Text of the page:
For the first time, hungry office workers in Washington, D.C., can order lunch through a delivery app — and have it brought by an official D.C. taxicab driver.
The non-exclusive partnership between the D.C. Taxicab Commission (DCTC) and Delivery.com is thought to be the first of its kind. On the consumer side, the new partnership works much like UberEats or Postmates: a few clicks (or taps) and the food is on its way. On the driver side, DCTC chairman Ernest Chrappah says the partnership is just one way that the commission is using technology to level the playing field for cab drivers.
The DCTC-Delivery.com pilot partnership was officially announced last week after a few months of quiet testing. It targets restaurants that don’t have their own dedicated delivery staff, offering them a pool of licensed drivers that are available at the tap of a button.
“What we are effectively doing is providing the glue,” says Chrappah. “We are not in the business of creating apps to compete. We are in the business of exposing assets, our drivers, or our process, or a licensed vehicle, to smarter entrepreneurs who have a business model. … We are exposing assets through APIs, so if another delivery company wants to come to D.C. they don’t have to start from scratch [developing a driver fleet].”
“Providing the glue” in this case means allowing Delivery.com to tap into the DCTC-built e-hail app. Drivers already using the app — there are 5,500 licensed cab drivers in D.C. and “thousands” using the e-hail app — can, after going through a training program, opt to receive delivery requests through the same app.
The modest pilot has already been through a few iterations, Chrappah says. “Initially, we had a broader [delivery] radius. One of the things we learned was that may not necessarily be the best fit for our drivers who … like to be in the downtown area, drivers who get the bulk of [their fares] from short distances.” So for now, only customers within a mile of the participating restaurants can order. (They can also order from one of Delivery.com’s many other restaurants — but only seven are using D.C. cab drivers as delivery vehicles.)
It’s tempting to see this as a shot in the arm for the city’s cab drivers, who have historically not been fans of e-hail apps like Lyft and Uber, to allow the taxi drivers to compete with the newer, nimbler kids on the block. Chrappah says that attitude is old-fashioned.
“The misconception is that cabs and Uber or Lyft or private vehicles are natural-sworn enemies. That’s simply not true,” he says. “We have drivers who do trips for Uber and Lyft and do deliveries for Postmates. This is about income. It’s about expanding economic opportunities. We at the commission want to ensure that consumers have choice, [and] drivers get a fair shot at making a decent living.”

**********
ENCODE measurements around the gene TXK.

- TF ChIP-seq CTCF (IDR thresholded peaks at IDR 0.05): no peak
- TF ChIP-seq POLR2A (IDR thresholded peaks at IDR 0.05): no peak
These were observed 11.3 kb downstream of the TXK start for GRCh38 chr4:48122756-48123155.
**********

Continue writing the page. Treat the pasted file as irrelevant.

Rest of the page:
Besides, there are bigger challenges on the horizon. “Next year, it’s not going to be a driver competing with a driver. It’s going to be about a driver competing with an autonomous vehicle,” he says.
For a cab driver with no passengers in the back seat, delivering lunches could be a small cash infusion.
According to Chrappah, Delivery.com pays drivers a minimum of $5 for up to a one-mile delivery, and the average customer adds a $4 tip. Five lunch deliveries per weekday at $9 each, 40 weeks a year, is $9,000, not insignificant in the taxi industry. But that assumes that every driver who wants to can make five lunch deliveries every weekday.
Whether that is possible remains to be seen, but there are a few things in the idea’s favor. First, if the pilot goes well, DCTC and Delivery.com may increase the types of things cab drivers can deliver — “there is potential for laundry, alcohol, we’ve had conversations around packages,” Chrappah says. Further, when you have packages in the trunk that aren’t lunches quickly getting cold, that frees up the driver to pick up another delivery or even a passenger, which could result in a doubling-up of fares and a set of environmental and traffic benefits to boot. Nobody wins when a driver is cruising with an empty car. Last year, Eric Spiegelman, president of the Los Angeles Taxicab Commission, said that in L.A. at least drivers spend 60 percent of their time with an empty cab. Chrappah wouldn’t share specifics in D.C. but said that drivers have “excess capacity throughout the day in different scenarios.”
Another point in the DCTC partnership is it’s not exclusive. Already the commission is working with other companies — that Chrappah declined to name — to increase the number of opportunities available to D.C. cab drivers.
The existence of a cab driver — or any driver part of D.C.’s “gig economy” is a precarious one. The city’s Office of Revenue Analysis crunched the numbers late last year and found that the number of District residents who claim to be self-employed has declined in recent years, even as Uber, Lyft and Airbnb have entered the scene and transformed the city as they have across the world. That led the office to conclude that either people are not reporting their income from these side sources, or “that the District’s gig workers — the Uber drivers, the Amazon flex folks, the Taskrabbits — are not District residents, just like the many District workers who receive minimum wage [and] do not live in the District.”
“It’s expensive to be in D.C.,” Chrappah agrees.
The new partnership “is not just about technology,” Chrappah insists. “It’s about reinventing an industry and giving people a fair shot to the middle-class.”
The Equity Factor is made possible with the support of the Surdna Foundation.
Rachel Kaufman is a journalist covering transportation, sustainability, science and tech. Her writing has appeared in Inc., National Geographic News, Scientific American and more.